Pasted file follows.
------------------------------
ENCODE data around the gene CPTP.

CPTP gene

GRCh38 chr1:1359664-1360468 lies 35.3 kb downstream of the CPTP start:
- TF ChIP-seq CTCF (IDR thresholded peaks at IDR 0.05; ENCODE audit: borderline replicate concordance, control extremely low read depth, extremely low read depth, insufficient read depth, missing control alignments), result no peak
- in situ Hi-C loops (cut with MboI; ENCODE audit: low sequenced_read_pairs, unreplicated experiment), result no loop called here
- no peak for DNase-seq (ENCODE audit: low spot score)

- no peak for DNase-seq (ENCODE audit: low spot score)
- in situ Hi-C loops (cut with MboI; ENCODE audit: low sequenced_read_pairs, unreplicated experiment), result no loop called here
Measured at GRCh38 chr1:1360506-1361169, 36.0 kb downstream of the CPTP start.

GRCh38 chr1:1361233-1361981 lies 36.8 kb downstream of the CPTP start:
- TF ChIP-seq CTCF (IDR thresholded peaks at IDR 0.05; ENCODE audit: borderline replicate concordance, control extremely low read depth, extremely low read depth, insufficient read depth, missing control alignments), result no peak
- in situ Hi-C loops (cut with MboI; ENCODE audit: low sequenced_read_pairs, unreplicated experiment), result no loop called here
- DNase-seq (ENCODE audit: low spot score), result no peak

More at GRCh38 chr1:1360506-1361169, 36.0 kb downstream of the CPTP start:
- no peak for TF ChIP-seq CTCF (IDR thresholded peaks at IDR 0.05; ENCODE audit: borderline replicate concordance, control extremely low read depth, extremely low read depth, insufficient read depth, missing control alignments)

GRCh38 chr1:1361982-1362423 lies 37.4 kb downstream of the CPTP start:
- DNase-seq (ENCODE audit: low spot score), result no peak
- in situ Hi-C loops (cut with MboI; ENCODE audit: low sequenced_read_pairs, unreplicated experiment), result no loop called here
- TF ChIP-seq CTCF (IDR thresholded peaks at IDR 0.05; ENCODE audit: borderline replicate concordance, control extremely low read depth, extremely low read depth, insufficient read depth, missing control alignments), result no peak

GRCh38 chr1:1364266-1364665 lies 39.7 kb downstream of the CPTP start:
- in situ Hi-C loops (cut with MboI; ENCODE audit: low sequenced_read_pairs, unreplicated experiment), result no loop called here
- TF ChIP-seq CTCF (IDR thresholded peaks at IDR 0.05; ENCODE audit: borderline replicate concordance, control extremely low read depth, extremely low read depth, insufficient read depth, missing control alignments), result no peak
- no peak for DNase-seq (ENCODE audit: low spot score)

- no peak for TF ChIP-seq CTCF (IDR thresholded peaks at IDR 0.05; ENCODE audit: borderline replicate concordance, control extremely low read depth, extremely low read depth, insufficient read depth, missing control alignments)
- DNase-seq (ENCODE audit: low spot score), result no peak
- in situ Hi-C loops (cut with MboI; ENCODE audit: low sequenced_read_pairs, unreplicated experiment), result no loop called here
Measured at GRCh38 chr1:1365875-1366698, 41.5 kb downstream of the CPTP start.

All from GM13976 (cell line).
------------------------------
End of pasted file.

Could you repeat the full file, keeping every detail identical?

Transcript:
ENCODE data around the gene CPTP.

CPTP gene

GRCh38 chr1:1359664-1360468 lies 35.3 kb downstream of the CPTP start:
- TF ChIP-seq CTCF (IDR thresholded peaks at IDR 0.05; ENCODE audit: borderline replicate concordance, control extremely low read depth, extremely low read depth, insufficient read depth, missing control alignments), result no peak
- in situ Hi-C loops (cut with MboI; ENCODE audit: low sequenced_read_pairs, unreplicated experiment), result no loop called here
- no peak for DNase-seq (ENCODE audit: low spot score)

- no peak for DNase-seq (ENCODE audit: low spot score)
- in situ Hi-C loops (cut with MboI; ENCODE audit: low sequenced_read_pairs, unreplicated experiment), result no loop called here
Measured at GRCh38 chr1:1360506-1361169, 36.0 kb downstream of the CPTP start.

GRCh38 chr1:1361233-1361981 lies 36.8 kb downstream of the CPTP start:
- TF ChIP-seq CTCF (IDR thresholded peaks at IDR 0.05; ENCODE audit: borderline replicate concordance, control extremely low read depth, extremely low read depth, insufficient read depth, missing control alignments), result no peak
- in situ Hi-C loops (cut with MboI; ENCODE audit: low sequenced_read_pairs, unreplicated experiment), result no loop called here
- DNase-seq (ENCODE audit: low spot score), result no peak

More at GRCh38 chr1:1360506-1361169, 36.0 kb downstream of the CPTP start:
- no peak for TF ChIP-seq CTCF (IDR thresholded peaks at IDR 0.05; ENCODE audit: borderline replicate concordance, control extremely low read depth, extremely low read depth, insufficient read depth, missing control alignments)

GRCh38 chr1:1361982-1362423 lies 37.4 kb downstream of the CPTP start:
- DNase-seq (ENCODE audit: low spot score), result no peak
- in situ Hi-C loops (cut with MboI; ENCODE audit: low sequenced_read_pairs, unreplicated experiment), result no loop called here
- TF ChIP-seq CTCF (IDR thresholded peaks at IDR 0.05; ENCODE audit: borderline replicate concordance, control extremely low read depth, extremely low read depth, insufficient read depth, missing control alignments), result no peak

GRCh38 chr1:1364266-1364665 lies 39.7 kb downstream of the CPTP start:
- in situ Hi-C loops (cut with MboI; ENCODE audit: low sequenced_read_pairs, unreplicated experiment), result no loop called here
- TF ChIP-seq CTCF (IDR thresholded peaks at IDR 0.05; ENCODE audit: borderline replicate concordance, control extremely low read depth, extremely low read depth, insufficient read depth, missing control alignments), result no peak
- no peak for DNase-seq (ENCODE audit: low spot score)

- no peak for TF ChIP-seq CTCF (IDR thresholded peaks at IDR 0.05; ENCODE audit: borderline replicate concordance, control extremely low read depth, extremely low read depth, insufficient read depth, missing control alignments)
- DNase-seq (ENCODE audit: low spot score), result no peak
- in situ Hi-C loops (cut with MboI; ENCODE audit: low sequenced_read_pairs, unreplicated experiment), result no loop called here
Measured at GRCh38 chr1:1365875-1366698, 41.5 kb downstream of the CPTP start.

All from GM13976 (cell line).